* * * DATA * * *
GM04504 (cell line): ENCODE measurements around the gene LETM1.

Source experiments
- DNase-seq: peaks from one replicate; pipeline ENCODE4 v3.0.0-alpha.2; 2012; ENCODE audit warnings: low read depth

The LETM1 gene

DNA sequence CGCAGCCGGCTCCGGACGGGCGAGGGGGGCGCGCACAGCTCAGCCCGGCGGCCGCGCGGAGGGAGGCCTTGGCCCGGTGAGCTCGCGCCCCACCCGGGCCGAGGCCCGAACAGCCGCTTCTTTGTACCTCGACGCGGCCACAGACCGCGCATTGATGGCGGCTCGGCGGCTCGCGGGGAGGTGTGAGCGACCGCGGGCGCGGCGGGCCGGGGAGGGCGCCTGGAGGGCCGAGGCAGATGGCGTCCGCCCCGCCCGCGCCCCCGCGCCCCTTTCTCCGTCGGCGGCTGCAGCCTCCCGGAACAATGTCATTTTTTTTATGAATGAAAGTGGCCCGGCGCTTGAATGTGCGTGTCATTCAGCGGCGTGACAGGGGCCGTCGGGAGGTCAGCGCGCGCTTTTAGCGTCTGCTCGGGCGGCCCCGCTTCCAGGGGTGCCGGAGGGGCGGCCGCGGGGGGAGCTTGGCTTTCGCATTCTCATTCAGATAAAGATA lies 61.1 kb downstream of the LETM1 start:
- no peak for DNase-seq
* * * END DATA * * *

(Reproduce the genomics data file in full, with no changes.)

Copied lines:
GM04504 (cell line): ENCODE measurements around the gene LETM1.

Source experiments
- DNase-seq: peaks from one replicate; pipeline ENCODE4 v3.0.0-alpha.2; 2012; ENCODE audit warnings: low read depth

The LETM1 gene

DNA sequence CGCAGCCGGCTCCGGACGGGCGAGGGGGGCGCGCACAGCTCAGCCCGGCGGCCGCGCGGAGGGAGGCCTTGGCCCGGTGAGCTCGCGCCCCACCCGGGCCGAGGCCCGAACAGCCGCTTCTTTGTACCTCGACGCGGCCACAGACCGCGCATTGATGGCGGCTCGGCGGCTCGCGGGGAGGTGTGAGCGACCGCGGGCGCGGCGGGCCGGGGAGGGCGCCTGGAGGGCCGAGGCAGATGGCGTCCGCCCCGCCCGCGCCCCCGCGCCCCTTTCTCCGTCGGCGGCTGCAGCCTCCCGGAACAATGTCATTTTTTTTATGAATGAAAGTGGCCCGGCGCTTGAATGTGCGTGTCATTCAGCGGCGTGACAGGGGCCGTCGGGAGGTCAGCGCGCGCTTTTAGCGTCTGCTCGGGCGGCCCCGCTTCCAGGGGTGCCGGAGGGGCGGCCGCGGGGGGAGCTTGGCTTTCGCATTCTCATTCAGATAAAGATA lies 61.1 kb downstream of the LETM1 start:
- no peak for DNase-seq